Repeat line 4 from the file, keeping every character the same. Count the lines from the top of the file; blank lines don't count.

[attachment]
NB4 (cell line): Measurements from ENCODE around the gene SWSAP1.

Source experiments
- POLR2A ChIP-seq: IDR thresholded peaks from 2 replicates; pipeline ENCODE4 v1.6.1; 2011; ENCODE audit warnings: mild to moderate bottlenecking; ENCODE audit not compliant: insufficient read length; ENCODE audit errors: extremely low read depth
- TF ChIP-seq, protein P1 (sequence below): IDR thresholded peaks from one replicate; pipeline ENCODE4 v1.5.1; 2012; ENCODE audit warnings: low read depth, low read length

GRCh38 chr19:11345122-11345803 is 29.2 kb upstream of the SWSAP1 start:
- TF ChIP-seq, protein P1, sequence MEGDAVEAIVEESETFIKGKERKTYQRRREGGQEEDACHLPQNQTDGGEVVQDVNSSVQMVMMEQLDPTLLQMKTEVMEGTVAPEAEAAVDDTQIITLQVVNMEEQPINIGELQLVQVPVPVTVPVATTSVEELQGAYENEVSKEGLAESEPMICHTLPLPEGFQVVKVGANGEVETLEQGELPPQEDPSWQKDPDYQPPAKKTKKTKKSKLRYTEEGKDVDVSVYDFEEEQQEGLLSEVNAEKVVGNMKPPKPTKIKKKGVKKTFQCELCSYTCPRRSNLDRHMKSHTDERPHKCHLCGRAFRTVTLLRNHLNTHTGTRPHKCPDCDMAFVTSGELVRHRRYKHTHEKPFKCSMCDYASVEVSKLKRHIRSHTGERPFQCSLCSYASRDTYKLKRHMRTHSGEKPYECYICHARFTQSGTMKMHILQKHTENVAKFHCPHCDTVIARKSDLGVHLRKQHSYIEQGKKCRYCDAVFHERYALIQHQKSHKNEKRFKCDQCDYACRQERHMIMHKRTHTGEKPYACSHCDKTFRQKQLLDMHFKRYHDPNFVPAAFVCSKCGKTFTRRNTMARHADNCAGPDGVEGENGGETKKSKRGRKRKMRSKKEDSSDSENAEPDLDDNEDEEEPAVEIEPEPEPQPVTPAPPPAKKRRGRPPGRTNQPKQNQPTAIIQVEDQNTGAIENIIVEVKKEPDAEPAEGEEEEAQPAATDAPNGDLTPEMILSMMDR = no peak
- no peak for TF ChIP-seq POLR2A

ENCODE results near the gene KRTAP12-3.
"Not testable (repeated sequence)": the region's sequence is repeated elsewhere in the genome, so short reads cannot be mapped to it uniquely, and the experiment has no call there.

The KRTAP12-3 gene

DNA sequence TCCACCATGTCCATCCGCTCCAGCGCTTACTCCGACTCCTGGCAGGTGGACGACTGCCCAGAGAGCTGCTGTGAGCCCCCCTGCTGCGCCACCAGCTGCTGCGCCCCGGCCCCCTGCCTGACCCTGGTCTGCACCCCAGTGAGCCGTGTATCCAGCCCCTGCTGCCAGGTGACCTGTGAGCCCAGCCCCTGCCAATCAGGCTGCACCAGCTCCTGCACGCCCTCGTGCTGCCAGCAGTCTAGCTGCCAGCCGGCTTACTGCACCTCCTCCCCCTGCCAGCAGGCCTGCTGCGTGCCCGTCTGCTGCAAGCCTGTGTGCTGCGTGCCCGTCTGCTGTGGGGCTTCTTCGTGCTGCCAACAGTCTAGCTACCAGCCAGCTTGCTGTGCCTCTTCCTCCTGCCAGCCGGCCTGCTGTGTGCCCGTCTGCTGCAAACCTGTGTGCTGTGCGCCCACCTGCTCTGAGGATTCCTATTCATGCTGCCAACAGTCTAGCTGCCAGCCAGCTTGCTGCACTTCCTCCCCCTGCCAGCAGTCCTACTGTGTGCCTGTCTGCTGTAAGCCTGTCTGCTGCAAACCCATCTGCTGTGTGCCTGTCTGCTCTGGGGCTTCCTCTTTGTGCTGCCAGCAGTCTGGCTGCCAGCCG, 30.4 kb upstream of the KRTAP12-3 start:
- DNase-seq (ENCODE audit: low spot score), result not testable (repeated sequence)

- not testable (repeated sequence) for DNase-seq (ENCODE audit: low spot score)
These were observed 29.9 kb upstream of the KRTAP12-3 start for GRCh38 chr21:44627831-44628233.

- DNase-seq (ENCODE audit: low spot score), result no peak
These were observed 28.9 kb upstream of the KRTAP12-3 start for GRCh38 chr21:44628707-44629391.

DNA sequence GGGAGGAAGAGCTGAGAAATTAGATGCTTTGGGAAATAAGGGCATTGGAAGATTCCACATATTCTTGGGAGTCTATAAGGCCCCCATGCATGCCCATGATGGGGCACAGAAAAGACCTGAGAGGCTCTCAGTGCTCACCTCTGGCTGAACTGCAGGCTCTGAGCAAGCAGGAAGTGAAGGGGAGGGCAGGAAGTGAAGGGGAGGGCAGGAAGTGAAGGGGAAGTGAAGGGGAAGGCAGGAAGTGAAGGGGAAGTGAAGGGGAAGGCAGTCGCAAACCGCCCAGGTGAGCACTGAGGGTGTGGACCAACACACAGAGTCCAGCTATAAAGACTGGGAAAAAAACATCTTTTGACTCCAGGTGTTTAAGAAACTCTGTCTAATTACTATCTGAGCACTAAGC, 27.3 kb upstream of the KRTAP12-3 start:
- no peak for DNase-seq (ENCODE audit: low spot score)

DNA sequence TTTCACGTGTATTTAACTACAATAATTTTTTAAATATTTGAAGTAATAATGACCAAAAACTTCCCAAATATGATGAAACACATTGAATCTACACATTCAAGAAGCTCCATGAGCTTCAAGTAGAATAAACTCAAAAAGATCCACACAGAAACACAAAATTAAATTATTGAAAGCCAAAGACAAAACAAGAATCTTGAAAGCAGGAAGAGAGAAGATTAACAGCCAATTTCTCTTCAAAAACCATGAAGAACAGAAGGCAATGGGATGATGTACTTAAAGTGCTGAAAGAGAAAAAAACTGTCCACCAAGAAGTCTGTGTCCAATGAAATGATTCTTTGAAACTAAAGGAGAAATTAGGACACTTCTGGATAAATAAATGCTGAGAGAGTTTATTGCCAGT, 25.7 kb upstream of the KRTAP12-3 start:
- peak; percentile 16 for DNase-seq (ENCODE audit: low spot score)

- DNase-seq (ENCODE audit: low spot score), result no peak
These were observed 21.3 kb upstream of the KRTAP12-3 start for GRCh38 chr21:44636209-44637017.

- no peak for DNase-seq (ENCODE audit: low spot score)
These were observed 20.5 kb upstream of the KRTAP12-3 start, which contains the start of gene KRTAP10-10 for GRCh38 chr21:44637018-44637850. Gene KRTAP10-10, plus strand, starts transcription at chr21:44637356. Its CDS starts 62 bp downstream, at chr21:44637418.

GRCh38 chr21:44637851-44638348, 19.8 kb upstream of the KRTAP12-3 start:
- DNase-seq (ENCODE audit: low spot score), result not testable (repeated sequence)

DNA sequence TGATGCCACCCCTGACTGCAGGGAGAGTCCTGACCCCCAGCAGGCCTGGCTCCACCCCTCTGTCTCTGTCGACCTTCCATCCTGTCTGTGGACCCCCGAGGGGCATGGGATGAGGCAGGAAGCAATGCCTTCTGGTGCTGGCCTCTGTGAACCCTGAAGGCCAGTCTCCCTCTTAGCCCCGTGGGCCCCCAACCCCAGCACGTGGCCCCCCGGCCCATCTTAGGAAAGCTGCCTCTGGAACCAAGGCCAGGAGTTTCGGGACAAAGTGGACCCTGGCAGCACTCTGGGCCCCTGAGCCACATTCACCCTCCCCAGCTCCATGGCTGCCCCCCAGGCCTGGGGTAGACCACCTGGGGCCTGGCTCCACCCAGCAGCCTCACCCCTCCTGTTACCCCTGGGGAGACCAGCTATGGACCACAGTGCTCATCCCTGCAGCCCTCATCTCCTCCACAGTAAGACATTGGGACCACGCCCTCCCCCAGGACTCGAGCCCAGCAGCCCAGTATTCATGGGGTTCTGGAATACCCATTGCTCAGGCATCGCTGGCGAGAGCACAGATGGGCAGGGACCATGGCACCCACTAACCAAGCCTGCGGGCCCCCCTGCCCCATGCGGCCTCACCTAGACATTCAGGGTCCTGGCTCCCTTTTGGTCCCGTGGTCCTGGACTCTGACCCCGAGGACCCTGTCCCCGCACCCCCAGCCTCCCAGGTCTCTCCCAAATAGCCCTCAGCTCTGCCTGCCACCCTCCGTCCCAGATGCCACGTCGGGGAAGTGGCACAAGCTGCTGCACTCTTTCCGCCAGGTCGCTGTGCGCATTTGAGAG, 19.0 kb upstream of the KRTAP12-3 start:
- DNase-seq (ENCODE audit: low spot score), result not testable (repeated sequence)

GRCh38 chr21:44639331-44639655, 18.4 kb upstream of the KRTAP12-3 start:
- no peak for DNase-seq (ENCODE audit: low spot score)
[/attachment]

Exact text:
- TF ChIP-seq, protein P1 (sequence below): IDR thresholded peaks from one replicate; pipeline ENCODE4 v1.5.1; 2012; ENCODE audit warnings: low read depth, low read length